The Canadian Housing Bubble

Canada is a developed western nation. It does not get nearly as much attention in the world media as it should. This is the reason why Canadian housing market is not being displayed in the news by the mainstream media.

Right now the market is going through an incredible bull run. The prices are rising as high as 33% in many cities in a single year! This can be compared with the relatively dull housing markets all across the world and understand why it is a problem.

Most of the people buying the houses are not paying cash. They are taking out mortgages, and as a result, the Canadian economy has mortgages worth $2.2 trillion outstanding even though the entire GDP is only $1.6 trillion.

A mortgage debt worth 150% of the GDP is not a sign of prosperity. Instead, it is a sign of crippling debt that can cause the entire economy of the nation to collapse.

In this article, we will study the Canadian housing market in greater detail. We will also understand the cause behind this bubble and also some of the effects that it is having.

Causes behind the Canadian Housing Bubble

  • Immigration: Immigration is probably the biggest reason behind the Canadian housing market bubble.

    The Canadian government is allowing 3.6 million immigrants to come into Canada every single year. A lot of these are coming in via the paid immigration program wherein people can invest $1.6 million in Canadian bonds and obtain the citizenship of Canada. Hence, Canada is attracting very wealthy immigrants as a result.

    Also, a lot of these immigrants are coming in from countries like China. The problem is that China has an estimated corruption of $86 billion per annum. The problem with keeping this money in China is that it is likely to be confiscated by the government.

    Hence, a lot of corrupt officials are simply pumping money into the Canadian economy. They have no regards to the fundamentals of the local housing market. Instead, they are driven by the need to simply send their money to a safe haven.

    The problem is that local Canadians are not able to compete with them and are getting displaced as a result. Even the immigrants who are not wealthy are adding to the housing market woes. This is because they are renting in large numbers which are indirectly driving up the prices of real estate.

  • Government Support: The Canadian government also has agencies that buy mortgage debt from banks. This is very similar to Freddie Mac and Fannie Mae in the United States. These companies guarantee the debt on behalf of the borrowers. They provide these assurances with the backing of the taxpayer money.

    The problem here is that a lot of these loans are given to unstable borrowers who have put down very little in the form of down payments. Hence there is a chance that these borrowers might simply walk away from the deal if the prices go south. This has already happened in the United States, and it is appalling that Canada has not learned from their neighbors’ mistakes.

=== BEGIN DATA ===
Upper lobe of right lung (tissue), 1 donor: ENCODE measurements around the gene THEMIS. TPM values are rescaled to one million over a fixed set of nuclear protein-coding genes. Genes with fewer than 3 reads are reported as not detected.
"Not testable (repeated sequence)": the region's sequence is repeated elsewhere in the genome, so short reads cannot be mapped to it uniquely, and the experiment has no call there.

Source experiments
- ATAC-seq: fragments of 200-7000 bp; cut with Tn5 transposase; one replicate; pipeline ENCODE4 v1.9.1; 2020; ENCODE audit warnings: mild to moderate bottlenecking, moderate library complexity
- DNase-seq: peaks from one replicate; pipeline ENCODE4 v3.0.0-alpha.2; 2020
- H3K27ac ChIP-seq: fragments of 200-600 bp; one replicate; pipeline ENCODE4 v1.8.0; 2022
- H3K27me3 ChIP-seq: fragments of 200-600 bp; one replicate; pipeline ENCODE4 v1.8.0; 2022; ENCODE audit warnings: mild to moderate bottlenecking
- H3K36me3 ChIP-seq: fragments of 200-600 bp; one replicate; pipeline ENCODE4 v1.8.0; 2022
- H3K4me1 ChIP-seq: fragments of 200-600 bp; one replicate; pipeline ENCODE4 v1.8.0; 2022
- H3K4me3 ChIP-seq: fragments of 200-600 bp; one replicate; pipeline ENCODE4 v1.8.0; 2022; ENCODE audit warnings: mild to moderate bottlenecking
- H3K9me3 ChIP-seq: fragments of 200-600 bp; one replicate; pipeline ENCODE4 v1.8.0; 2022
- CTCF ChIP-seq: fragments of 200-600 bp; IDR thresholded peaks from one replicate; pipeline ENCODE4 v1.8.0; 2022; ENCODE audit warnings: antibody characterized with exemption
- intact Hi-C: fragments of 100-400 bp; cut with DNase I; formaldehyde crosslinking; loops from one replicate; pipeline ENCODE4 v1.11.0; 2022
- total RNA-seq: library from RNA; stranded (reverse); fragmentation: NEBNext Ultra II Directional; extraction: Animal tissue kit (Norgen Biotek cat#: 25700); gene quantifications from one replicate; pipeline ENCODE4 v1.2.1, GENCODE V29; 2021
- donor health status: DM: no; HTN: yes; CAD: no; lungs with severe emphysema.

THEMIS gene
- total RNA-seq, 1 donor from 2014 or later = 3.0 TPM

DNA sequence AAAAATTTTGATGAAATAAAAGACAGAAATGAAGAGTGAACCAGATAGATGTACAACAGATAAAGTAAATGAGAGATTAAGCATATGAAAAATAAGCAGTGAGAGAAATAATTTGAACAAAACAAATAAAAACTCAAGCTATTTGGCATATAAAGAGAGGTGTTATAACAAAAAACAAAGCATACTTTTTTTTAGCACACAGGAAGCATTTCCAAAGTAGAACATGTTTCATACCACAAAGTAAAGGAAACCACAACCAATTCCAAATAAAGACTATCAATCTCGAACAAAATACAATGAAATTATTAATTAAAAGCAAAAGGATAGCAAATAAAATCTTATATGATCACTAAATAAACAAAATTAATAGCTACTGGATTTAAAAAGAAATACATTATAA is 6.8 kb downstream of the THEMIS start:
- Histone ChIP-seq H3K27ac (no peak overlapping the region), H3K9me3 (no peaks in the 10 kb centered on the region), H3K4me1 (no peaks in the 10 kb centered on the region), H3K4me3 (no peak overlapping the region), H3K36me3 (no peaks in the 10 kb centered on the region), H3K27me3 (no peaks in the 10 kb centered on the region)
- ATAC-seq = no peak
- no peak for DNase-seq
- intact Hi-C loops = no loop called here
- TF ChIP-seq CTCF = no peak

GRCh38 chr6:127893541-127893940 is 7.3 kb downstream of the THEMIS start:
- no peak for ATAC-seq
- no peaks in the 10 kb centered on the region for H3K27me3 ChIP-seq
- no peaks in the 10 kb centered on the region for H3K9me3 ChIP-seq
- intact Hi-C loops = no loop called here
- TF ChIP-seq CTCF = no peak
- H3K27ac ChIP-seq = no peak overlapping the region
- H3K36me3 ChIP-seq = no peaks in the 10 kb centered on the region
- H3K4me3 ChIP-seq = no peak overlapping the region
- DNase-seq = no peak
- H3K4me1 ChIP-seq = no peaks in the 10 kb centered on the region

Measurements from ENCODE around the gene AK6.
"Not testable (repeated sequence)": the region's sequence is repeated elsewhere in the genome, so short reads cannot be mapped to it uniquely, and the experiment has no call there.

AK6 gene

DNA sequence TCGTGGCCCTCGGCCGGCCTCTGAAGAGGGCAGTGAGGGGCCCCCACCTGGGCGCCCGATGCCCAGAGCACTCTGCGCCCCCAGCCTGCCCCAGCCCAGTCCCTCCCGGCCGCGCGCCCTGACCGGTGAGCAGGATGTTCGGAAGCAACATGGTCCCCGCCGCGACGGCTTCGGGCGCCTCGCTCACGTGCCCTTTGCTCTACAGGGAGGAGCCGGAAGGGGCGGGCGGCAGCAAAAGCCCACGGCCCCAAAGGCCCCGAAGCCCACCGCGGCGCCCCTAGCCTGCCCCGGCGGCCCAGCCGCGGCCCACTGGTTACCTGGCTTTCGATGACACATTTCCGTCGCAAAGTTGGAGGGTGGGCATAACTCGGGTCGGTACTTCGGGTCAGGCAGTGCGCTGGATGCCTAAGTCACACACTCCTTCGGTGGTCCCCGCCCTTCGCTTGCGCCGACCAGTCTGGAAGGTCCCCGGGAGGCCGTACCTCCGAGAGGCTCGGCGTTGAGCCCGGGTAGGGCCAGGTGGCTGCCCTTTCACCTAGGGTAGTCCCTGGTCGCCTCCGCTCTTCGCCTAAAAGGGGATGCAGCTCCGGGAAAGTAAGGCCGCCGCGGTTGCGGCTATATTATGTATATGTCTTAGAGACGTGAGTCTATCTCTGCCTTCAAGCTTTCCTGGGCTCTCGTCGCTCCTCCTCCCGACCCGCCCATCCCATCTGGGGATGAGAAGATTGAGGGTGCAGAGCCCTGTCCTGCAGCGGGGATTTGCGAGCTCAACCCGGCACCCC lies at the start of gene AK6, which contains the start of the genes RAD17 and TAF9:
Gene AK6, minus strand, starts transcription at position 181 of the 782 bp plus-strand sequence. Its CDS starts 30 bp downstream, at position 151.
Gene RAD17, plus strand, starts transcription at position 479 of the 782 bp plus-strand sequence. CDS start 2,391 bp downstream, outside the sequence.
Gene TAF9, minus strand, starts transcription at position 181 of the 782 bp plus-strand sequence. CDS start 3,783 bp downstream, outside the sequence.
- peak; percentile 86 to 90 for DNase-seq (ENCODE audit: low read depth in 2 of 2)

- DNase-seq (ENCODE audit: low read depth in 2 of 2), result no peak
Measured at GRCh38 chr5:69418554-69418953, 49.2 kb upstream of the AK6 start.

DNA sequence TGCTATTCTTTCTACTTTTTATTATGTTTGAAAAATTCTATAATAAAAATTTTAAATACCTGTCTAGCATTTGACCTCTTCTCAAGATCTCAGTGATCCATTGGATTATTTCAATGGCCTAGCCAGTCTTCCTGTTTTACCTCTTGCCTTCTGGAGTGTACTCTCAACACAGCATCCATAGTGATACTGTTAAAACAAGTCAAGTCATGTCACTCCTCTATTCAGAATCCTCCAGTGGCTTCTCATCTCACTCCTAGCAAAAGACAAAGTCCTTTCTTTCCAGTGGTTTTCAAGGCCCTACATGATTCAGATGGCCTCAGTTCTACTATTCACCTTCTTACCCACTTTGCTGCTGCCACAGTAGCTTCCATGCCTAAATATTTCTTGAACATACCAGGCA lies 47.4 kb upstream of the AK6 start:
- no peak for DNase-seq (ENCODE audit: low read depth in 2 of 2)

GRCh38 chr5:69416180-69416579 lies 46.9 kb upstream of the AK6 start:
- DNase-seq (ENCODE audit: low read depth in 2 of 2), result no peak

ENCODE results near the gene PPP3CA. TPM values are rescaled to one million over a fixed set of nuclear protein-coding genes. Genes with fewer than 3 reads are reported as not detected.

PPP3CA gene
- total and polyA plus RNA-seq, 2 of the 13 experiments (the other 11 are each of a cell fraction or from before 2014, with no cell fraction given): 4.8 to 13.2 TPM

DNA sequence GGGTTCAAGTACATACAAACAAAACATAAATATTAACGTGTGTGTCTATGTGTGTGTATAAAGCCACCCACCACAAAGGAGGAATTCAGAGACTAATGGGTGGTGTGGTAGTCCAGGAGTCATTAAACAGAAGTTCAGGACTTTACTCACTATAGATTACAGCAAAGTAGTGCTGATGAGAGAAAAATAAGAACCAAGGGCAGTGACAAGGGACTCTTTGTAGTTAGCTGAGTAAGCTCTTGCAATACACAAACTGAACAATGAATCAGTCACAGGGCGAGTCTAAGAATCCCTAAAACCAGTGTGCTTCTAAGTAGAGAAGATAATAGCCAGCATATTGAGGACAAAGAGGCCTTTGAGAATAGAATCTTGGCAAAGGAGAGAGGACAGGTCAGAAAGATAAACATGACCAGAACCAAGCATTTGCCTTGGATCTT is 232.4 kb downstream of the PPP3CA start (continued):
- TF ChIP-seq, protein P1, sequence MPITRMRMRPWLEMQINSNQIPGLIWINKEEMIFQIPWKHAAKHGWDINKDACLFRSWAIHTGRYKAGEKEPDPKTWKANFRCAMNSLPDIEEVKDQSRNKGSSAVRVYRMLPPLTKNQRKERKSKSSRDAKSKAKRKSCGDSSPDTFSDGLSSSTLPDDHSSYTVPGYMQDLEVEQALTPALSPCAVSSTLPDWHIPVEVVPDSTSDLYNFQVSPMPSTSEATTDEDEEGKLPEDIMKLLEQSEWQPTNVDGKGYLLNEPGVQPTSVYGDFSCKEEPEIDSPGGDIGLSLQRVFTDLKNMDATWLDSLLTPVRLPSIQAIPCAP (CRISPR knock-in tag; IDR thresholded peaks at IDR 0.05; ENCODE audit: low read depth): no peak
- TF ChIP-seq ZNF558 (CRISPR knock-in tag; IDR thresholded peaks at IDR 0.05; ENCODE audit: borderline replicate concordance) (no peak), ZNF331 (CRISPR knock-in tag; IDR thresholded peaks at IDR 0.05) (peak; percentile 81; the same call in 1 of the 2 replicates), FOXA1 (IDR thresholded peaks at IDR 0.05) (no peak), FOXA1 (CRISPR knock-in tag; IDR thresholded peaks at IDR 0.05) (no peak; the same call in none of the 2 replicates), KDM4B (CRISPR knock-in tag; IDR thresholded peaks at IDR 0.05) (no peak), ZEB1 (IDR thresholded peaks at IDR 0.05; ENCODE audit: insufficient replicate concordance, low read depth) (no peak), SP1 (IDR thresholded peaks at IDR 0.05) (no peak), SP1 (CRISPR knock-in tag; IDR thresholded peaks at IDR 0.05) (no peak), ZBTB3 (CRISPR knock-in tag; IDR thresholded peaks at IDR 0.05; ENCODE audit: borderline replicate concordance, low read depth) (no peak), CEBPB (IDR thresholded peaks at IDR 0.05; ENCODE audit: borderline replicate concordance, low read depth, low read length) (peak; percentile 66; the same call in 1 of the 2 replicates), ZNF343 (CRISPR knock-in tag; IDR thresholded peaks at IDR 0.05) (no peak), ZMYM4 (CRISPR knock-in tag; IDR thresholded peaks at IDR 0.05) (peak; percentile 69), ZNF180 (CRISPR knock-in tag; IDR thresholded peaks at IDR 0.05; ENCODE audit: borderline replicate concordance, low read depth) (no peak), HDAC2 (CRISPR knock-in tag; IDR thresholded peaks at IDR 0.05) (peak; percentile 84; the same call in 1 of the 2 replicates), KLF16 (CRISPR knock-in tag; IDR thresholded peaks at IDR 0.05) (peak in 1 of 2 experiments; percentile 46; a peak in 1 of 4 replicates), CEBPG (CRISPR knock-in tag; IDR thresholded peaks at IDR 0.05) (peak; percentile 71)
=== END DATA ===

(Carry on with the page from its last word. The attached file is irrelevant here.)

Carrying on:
• Low Interest Rates: Canada is the only country in the world that is keeping its interest rates very low. All other countries including the United States are raising interest rates.

    There is always a direct correlation between lower interest rates and property bubbles. This is because lower interest rates allow users to borrow more than they possibly could have in a high interest rate environment. Since everybody has more purchasing power, this ultimately leads to a pricing bubble.

Effects of the Canadian Housing Bubble

  • Loss of Competitiveness: The problem with high housing prices is that it causes the city and even the country to become less competitive.

    People have stopped accepting job offers in countries like Vancouver and Toronto. This is because even a $70,000 salary is considered mediocre in these places whereas even a $30,000 salary is good enough to lead a good life in rural Canada. This is causing countries to locate to the countryside if possible. If it isn’t possible, many companies are choosing to skip setting up any office in Canada whatsoever.

    High real estate prices drive both workers and corporations out and encourage them to do business with competing economies.

  • Generational Wealth Gap: The housing bubble is driving the poor generation further into debt. They already have student loans to take care off. Since they are buying at high prices, they also have to pay a mortgage. This leaves very little of their salary for other purposes.

    Also, the sellers of these properties are usually retired people with no mortgages. They are simply riding into the sunset with a pocketful of cash as they relocate to much cheaper houses in rural areas. These massive loans to young people are going to have an impact on the economy as debt-strapped consumers will not be able to spend much bringing the economy to a grinding halt.

To sum it up, the Canadian real estate bubble is causing a lot of damage even before it has gone bust. Once the prices go under people are likely to lose their life savings like they did in countries like Japan.

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